The list of players not participating at Bucs camp continues to be a bit lengthy. There wasn’t much of an update for most of these players, although after practice Arians did say that pass rusher Shaq Barrett is “day-to-day” with an ankle injury and that he hopes defensive tackle Vita Vea will be ready for Week 1. Defensive tackle Ndamukong Suh and offensive tackle Demar Dotson were also missing from practice, as they both had a veteran’s day off.
In a quick special teams note, the Bucs’ kick returners were running back Ronald Jones, wide receiver Bobo Wilson and running back Andre Ellington. Ultimately it’s likely that Ellington handles the return duties there, but on another note, running back Dare Ogunbowale was the main blocker in every rep, which can lend itself to a special teams role and something that helps Ogunbowale make the 53-man roster without just being the kick returner.
Monday’s practice was shorter than normal. Arians said after practice that with the Dolphins joint practice scheduled for the early morning that they didn’t want to overwork the players. That’s also why the team was only in shells and shorts instead of full pads.
Because of the limited time, there was limited work in scrimmage drills. There wasn’t much 7-on-7 or 11-on-11, but there was some. In it, the stars of the show were quarterback Jameis Winston and wide receiver Mike Evans. Those two connected on two fade routes for touchdowns on passes that were nearly impossible to defend.
In the first red zone drill of practice, Jameis Winston found Mike Evans for a long touchdown pass.
Winston did throw an interception to safety Kentrell Brice later in the drill, but that seemed like it was a miscommunication more than a bad throw. Arians later confirmed that tight end O.J. Howard was supposed to run a different route, and if he did that would’ve been another touchdown on the day for Winston.
Practice is scheduled to start a bit earlier on Tuesday when the Dolphins make their way up to Tampa and the 10:00 a.m. EST start time will be a nice change of pace for the Buccaneers.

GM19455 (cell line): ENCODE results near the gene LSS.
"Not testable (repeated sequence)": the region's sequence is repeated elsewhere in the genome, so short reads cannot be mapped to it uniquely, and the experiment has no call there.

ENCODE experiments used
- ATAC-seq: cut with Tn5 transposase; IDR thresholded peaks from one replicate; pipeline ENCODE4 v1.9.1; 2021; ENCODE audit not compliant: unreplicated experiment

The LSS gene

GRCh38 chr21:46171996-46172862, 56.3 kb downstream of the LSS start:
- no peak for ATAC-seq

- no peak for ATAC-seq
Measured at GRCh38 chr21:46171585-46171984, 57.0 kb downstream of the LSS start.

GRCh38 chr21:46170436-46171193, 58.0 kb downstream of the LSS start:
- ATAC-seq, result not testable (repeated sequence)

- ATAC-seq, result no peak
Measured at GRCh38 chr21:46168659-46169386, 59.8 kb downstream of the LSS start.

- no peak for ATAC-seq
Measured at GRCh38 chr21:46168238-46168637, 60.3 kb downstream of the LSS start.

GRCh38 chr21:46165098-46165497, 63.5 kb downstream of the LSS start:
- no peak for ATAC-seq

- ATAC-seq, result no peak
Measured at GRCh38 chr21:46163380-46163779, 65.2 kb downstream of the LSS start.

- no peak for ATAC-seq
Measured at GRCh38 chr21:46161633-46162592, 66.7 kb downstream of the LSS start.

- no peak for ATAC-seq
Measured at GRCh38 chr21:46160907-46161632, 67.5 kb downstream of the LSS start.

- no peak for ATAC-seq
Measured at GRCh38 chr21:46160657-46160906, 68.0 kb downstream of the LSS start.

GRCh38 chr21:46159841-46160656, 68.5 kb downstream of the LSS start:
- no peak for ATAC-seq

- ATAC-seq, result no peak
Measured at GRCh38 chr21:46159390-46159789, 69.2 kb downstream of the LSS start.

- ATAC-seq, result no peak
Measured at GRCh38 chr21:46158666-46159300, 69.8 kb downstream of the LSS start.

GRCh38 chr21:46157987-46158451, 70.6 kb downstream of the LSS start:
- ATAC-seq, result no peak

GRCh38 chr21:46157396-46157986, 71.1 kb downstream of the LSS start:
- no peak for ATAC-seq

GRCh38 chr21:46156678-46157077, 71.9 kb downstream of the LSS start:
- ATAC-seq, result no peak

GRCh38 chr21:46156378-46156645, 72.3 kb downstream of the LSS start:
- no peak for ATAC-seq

As for the potential fights that happen during training camp joint practices, don’t expect to see many, if any at all. Arians said that “if you’re fighting, you’re out of here,” saying that these practices are great tools for learning your craft against different competition, and he won’t waste them.
White Watch – Showing The Track Down Speed
Bucs rookie middle linebacker Devin White is entering his first NFL training camp in Tampa Bay this season. With some high expectations for the fifth overall pick in the draft, White has already been installed as the play-caller of a brand new defense. PewterReport.com will chronicle each of White’s practices during training camp in the White Watch.
With the Miami Dolphins coming to Tampa for joint practices with the Bucs on Tuesday and Wednesday, in preparation for their week two preseason matchup on Friday, Monday’s practice was another light day, as practice ran for just an hour. The players weren’t in full pads and numerous veterans had a scheduled day off.
Much of the early portion of practice was centered around special teams and positional drills and even when the practice shifted to the team portion, the starters got their reps few and far between and the periods didn’t last very long.
Even with the abbreviated day, Devin White was still able to make some plays, even if it’s reinforcing what’s expected of his role in the defense. White spends much of his time lined up over the A-gap as well as his base linebacker position, whether he ends up blitzing or bluffing and dropping back into coverage. This sometimes leaves him catching up to make up ground, but that’s where his speed, instincts and agility plays a huge factor.
A major staple in Todd Bowles’ scheme, that can be seen thus far, is that he will often put multiple defenders at the line and mix up where the pressure will come from to confuse the quarterback and offensive lines that are trying to counter with protections. White can be seen creeping up to the line or even bluffing base positioning before making a late rotation to rush off of the edge.
White had a couple nice plays in coverage, but one was also a busted play intended for O.J. Howard. In one scenario, he lined up across from Cam Brate and stuck to him like glue, eliminating any chance of a smart pass being sent his way. On the other, White locked up Howard as he attacked the seam in the team’s red zone period, but what looked like a miscommunication led to Jameis Winston firing a ball into the corner of the end zone, toward no discernible receiver, where it was eventually intercepted by Kentrell Brice.
The two upcoming joint practices will be a great proving ground for White, as he’s able to get a little more experience against guys who don’t line up in red and pewter. At this point in his career, every rep helps. There will also be two live periods, a goal line and a two-point drill, at the end of each joint practice where White will be tested.
Trevor Sikkema is the Tampa Bay Buccaneers beat reporter and NFL Draft analyst for PewterReport.com. Sikkema, an alumnus of the University of Florida, has covered both college and professional football for much of his career. As a native of the Sunshine State, when he's not buried in social media, Sikkema can be found out and active, attempting to be the best athlete he never was. Sikkema can be reached at: firstname.lastname@example.org
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